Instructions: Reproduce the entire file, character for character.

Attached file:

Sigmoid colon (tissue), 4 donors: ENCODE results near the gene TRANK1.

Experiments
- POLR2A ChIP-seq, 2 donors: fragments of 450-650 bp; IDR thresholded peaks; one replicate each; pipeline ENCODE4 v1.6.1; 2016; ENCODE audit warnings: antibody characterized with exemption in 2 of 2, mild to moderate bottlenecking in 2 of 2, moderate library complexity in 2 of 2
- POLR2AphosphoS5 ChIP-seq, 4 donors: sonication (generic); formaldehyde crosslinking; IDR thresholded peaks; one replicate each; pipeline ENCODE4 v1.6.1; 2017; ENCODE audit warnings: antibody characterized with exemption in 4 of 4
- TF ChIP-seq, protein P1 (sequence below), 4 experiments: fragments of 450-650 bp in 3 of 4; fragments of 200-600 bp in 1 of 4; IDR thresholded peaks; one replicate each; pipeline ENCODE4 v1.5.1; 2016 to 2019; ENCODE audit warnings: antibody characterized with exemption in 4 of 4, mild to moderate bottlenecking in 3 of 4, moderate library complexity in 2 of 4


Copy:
Sigmoid colon (tissue), 4 donors: ENCODE results near the gene TRANK1.

Experiments
- POLR2A ChIP-seq, 2 donors: fragments of 450-650 bp; IDR thresholded peaks; one replicate each; pipeline ENCODE4 v1.6.1; 2016; ENCODE audit warnings: antibody characterized with exemption in 2 of 2, mild to moderate bottlenecking in 2 of 2, moderate library complexity in 2 of 2
- POLR2AphosphoS5 ChIP-seq, 4 donors: sonication (generic); formaldehyde crosslinking; IDR thresholded peaks; one replicate each; pipeline ENCODE4 v1.6.1; 2017; ENCODE audit warnings: antibody characterized with exemption in 4 of 4
- TF ChIP-seq, protein P1 (sequence below), 4 experiments: fragments of 450-650 bp in 3 of 4; fragments of 200-600 bp in 1 of 4; IDR thresholded peaks; one replicate each; pipeline ENCODE4 v1.5.1; 2016 to 2019; ENCODE audit warnings: antibody characterized with exemption in 4 of 4, mild to moderate bottlenecking in 3 of 4, moderate library complexity in 2 of 4